IBM snares $93M ASCI pact for machine at Livermore

Silicon Graphics says it is on-board with DOE too IBM last week won a $93 million contract with the Energy Department's Lawrence Livermore National Laboratory to build a supercomputer capable of processing 3 trillion to 4 trillion calculations per second.

The award is part of DOE's Accelerated Strategic Computing Initiative, a program worth more than $900 million over the first five years, to boost supercomputing speeds 1,000 times beyond those of any existing supercomputer.

IBM's computer makes up half of DOE's last ASCI procurement, code-named ASCI Blue. Under the procurement, DOE will purchase two machines, one for LLNL in California and the other for Los Alamos National Laboratory in New Mexico.

Silicon Graphics Inc. last week said it was in negotiations with DOE as the apparent winner for the second supercomputer under the ASCI Blue program. Silicon Graphics owns Cray Research Inc.

Los Alamos National Laboratory would not confirm that SGI had been selected. "We expect to conclude negotiations with a potential industrial partner and announce award of a similar-scale system at Los Alamos," said James Rickman, a lab spokesman.

DOE initiated ASCI to support the department's Stockpile Stewardship and Management Program. The ultra-fast computers will allow scientists to simulate tests and weapons aging processes through the use of computer modeling.

IBM will deliver the initial components of its computer to LLNL by the end of September, with the first full-fledged dem-onstration scheduled for the end of 1998. The company will build the computer using its RS/6000 processors in an SP2 computing system. The contract was awarded to the IBM Worldwide Government Industry Unit. The system will be manufactured by the IBM RISC/Systems 6000 Division.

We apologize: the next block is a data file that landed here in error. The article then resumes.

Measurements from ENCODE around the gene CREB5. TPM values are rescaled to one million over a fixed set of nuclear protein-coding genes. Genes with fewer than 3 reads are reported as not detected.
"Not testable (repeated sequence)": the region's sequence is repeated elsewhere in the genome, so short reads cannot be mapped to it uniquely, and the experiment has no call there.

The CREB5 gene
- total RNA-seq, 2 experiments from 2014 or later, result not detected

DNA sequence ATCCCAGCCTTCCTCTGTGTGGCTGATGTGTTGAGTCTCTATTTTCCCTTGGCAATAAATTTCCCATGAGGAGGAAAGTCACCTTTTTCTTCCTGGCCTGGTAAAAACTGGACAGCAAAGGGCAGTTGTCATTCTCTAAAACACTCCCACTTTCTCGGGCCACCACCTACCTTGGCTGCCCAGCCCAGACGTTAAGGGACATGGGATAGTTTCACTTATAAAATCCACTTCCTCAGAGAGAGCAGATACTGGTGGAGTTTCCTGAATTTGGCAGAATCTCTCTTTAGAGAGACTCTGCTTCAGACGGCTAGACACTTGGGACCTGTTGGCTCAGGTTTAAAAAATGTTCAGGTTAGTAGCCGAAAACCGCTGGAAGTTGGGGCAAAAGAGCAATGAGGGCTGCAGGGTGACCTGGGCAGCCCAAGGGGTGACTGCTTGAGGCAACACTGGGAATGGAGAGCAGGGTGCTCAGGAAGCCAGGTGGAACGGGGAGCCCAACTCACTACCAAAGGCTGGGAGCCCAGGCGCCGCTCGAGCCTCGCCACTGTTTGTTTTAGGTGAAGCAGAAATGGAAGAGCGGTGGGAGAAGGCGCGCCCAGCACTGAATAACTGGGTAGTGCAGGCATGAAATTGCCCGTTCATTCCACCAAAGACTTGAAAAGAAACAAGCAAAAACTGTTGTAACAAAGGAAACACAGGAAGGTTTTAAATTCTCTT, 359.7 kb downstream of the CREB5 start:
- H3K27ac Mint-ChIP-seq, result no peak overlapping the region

"This is a very exciting and profitable business venture for IBM, and it is energizing to our lead computer scientists," said Ken Thornton, general manager of IBM's Worldwide Government Industry Unit.


  • Workforce
    coronavirus molecule (creativeneko/

    OMB urges 'maximum telework flexibilities' for DC-area feds

    A Sunday evening memo ahead of a potentially chaotic commute urges agency heads to pivot to telework as much as possible.

  • Acquisition
    Shutterstock ID: 1993681 By Jurgen Ziewe

    Spinning up telework presents procurement challenges

    As concerns over the coronavirus outbreak drives more agencies towards expanding employee telework, federal acquisition contracts can help ease some of the pain.

Stay Connected


Sign up for our newsletter.

I agree to this site's Privacy Policy.